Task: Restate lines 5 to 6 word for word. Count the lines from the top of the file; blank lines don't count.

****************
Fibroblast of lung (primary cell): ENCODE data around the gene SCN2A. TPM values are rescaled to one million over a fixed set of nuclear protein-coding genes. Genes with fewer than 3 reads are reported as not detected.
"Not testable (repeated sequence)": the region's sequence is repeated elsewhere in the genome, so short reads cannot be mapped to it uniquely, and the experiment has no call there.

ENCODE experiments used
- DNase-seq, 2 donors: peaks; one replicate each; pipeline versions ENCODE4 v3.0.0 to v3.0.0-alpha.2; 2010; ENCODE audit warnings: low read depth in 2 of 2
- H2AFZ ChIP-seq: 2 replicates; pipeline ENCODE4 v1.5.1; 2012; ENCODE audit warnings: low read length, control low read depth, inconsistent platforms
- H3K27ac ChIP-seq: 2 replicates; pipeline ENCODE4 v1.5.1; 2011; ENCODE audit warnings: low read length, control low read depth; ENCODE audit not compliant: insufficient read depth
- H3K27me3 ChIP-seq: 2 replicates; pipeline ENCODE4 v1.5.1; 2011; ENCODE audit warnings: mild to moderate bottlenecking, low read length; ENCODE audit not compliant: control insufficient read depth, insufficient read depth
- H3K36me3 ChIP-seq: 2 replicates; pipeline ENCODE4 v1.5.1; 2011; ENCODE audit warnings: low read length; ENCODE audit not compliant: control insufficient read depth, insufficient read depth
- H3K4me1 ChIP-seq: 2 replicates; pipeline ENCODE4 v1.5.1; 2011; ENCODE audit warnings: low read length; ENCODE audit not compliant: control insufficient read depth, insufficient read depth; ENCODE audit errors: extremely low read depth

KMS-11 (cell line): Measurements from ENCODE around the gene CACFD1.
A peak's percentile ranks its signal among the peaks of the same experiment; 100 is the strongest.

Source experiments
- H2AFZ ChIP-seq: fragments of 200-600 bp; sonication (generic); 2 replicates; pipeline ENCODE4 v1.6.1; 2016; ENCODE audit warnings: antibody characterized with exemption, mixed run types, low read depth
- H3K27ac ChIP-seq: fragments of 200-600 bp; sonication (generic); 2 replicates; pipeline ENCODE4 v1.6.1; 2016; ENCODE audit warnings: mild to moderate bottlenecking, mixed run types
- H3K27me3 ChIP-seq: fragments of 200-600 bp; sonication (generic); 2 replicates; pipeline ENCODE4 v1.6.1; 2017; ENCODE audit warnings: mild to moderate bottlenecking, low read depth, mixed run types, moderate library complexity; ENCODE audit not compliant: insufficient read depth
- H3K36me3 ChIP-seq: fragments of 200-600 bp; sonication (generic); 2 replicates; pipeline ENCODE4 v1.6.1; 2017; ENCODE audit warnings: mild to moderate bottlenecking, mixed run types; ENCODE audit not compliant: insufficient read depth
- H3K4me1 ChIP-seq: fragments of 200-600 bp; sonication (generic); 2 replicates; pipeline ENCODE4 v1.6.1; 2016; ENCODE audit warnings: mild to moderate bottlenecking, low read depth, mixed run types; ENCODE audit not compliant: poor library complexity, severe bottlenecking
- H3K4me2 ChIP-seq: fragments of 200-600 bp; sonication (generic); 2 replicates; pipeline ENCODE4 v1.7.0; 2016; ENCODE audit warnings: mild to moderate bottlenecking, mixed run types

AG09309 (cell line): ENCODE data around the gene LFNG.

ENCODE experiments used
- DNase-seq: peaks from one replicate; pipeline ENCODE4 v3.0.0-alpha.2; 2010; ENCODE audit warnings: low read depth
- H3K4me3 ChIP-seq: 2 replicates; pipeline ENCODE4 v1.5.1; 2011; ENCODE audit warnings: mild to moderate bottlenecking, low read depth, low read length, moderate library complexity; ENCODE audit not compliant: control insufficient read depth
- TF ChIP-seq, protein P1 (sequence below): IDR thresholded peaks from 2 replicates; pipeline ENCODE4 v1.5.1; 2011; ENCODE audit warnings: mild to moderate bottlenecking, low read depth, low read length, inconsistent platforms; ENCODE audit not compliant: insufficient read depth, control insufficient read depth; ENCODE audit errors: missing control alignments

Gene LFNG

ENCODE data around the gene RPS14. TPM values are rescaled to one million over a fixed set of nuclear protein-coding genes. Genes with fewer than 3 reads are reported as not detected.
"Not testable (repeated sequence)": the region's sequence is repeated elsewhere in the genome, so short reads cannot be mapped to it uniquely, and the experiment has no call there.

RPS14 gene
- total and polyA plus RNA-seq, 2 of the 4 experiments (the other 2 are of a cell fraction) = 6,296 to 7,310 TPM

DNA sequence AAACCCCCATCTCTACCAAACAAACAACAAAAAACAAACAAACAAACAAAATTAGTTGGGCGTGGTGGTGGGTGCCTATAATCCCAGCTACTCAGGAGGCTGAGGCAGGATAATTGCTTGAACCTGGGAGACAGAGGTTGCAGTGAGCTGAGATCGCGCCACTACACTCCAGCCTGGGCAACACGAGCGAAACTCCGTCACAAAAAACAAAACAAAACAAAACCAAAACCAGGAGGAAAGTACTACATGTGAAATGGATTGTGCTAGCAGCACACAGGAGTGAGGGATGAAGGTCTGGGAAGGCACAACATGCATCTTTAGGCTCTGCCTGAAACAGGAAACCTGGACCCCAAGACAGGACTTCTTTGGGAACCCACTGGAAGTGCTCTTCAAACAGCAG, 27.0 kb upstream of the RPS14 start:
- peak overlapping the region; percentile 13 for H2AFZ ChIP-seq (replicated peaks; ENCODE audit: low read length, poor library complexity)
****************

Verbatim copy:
- H2AFZ ChIP-seq: 2 replicates; pipeline ENCODE4 v1.5.1; 2012; ENCODE audit warnings: low read length, control low read depth, inconsistent platforms
- H3K27ac ChIP-seq: 2 replicates; pipeline ENCODE4 v1.5.1; 2011; ENCODE audit warnings: low read length, control low read depth; ENCODE audit not compliant: insufficient read depth